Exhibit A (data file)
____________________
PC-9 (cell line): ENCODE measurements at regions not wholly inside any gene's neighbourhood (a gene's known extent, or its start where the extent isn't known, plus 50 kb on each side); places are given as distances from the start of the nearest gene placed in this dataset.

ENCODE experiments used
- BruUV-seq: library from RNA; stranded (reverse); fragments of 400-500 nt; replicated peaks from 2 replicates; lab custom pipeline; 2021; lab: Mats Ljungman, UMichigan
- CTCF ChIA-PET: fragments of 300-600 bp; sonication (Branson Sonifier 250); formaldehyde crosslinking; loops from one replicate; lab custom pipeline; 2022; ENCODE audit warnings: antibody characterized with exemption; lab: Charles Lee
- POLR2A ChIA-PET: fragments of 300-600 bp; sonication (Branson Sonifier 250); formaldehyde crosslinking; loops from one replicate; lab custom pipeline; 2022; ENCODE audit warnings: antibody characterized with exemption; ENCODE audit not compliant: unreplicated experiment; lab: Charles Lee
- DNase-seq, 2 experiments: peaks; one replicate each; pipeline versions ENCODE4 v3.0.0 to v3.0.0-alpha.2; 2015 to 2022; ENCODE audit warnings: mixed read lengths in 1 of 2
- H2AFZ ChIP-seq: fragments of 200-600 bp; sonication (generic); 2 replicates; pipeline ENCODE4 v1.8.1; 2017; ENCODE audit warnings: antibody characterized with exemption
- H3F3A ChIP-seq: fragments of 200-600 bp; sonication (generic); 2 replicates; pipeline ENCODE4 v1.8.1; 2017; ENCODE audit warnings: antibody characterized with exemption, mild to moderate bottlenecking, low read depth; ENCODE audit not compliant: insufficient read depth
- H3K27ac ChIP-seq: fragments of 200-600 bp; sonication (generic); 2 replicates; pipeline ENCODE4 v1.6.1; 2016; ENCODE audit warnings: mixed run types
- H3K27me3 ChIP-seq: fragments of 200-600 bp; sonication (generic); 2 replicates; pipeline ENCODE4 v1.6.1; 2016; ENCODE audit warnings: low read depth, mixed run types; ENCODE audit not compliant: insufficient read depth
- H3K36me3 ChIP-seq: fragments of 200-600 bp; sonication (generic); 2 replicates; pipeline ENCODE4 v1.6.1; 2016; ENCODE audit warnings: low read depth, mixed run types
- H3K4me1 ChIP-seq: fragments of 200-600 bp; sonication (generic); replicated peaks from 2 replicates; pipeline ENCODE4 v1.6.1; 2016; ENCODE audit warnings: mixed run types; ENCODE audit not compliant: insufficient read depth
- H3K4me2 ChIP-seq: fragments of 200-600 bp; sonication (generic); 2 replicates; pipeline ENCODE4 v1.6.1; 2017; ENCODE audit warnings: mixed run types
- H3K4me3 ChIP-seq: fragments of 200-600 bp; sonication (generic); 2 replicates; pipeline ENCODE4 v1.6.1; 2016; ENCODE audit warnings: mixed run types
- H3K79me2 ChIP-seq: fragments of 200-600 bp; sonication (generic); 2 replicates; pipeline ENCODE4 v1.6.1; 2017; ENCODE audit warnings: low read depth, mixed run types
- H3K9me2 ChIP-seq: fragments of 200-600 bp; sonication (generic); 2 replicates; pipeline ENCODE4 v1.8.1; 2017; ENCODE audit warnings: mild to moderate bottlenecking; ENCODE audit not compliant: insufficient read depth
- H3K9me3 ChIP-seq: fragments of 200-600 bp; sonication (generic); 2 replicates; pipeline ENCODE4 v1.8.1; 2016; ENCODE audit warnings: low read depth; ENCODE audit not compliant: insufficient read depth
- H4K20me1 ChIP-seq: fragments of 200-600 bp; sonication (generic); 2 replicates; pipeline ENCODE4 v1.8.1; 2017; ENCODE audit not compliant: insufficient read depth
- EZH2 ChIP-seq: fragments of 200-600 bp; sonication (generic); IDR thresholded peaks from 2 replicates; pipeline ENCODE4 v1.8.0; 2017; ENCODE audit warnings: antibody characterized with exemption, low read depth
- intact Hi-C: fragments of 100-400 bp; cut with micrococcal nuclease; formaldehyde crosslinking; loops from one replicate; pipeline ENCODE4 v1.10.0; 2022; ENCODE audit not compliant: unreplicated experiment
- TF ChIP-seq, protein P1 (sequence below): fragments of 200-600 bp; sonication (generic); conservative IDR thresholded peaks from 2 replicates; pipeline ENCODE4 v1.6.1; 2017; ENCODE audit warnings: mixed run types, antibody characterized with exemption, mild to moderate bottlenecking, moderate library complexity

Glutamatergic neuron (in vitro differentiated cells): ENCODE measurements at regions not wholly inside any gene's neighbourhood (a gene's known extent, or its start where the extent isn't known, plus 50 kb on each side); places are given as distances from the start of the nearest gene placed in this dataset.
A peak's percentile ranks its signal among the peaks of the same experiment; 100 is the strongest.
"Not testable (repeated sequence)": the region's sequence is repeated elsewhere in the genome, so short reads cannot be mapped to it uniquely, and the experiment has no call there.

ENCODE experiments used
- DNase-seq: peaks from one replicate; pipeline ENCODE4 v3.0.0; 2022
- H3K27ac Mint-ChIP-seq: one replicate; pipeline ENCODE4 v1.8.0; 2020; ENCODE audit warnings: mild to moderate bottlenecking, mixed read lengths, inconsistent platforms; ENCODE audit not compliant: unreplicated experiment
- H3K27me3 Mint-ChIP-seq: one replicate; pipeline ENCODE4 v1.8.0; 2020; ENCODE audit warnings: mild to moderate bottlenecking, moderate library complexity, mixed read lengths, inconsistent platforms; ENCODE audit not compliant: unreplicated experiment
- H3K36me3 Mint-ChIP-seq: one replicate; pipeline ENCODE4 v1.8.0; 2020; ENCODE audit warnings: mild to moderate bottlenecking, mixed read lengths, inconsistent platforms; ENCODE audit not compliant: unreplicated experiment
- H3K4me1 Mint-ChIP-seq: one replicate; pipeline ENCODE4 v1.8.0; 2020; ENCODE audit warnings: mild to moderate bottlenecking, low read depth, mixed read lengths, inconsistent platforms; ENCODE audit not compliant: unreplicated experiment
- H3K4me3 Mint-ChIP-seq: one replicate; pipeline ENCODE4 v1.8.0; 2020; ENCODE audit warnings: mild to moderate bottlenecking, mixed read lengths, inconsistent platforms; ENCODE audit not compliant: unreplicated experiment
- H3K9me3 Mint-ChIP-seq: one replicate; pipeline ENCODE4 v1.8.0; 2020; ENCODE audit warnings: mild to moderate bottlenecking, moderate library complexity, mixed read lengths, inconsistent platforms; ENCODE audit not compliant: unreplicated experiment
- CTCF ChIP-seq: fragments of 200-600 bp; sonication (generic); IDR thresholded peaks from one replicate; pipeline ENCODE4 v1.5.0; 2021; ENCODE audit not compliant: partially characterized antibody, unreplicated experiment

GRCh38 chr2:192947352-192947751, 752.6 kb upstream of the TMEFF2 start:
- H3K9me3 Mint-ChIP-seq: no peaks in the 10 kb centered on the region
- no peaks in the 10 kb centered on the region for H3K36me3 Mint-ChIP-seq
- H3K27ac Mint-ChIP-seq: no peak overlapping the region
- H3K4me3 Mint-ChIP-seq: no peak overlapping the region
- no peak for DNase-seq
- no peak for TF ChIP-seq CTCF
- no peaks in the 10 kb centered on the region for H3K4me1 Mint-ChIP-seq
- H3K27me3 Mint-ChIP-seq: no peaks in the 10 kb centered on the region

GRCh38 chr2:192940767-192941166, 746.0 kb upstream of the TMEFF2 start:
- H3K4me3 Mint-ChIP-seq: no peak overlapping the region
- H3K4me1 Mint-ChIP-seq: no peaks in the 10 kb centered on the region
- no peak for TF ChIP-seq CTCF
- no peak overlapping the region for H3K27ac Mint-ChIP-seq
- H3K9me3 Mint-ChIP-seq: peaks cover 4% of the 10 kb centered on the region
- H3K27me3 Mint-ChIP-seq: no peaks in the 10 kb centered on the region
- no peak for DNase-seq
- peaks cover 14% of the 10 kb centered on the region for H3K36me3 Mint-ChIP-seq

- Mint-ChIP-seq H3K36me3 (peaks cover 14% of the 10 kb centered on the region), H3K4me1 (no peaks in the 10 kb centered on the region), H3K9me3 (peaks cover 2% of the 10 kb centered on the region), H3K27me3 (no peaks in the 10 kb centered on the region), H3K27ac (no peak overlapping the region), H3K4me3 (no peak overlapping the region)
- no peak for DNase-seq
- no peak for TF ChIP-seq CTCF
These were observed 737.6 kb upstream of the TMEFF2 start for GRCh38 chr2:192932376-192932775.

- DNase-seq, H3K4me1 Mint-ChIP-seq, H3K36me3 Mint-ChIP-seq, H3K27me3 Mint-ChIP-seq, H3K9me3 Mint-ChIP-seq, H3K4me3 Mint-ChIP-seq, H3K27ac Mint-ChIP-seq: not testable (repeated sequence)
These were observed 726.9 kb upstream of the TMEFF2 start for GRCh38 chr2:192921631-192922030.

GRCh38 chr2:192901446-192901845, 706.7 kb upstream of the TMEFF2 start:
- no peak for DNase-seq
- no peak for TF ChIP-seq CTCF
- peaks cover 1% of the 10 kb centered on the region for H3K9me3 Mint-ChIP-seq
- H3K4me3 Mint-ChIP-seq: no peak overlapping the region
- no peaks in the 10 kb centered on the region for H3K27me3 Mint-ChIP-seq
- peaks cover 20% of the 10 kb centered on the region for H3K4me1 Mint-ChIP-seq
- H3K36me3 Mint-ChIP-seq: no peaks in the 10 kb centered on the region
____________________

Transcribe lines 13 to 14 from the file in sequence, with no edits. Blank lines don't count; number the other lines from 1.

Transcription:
- H3K4me2 ChIP-seq: fragments of 200-600 bp; sonication (generic); 2 replicates; pipeline ENCODE4 v1.6.1; 2017; ENCODE audit warnings: mixed run types
- H3K4me3 ChIP-seq: fragments of 200-600 bp; sonication (generic); 2 replicates; pipeline ENCODE4 v1.6.1; 2016; ENCODE audit warnings: mixed run types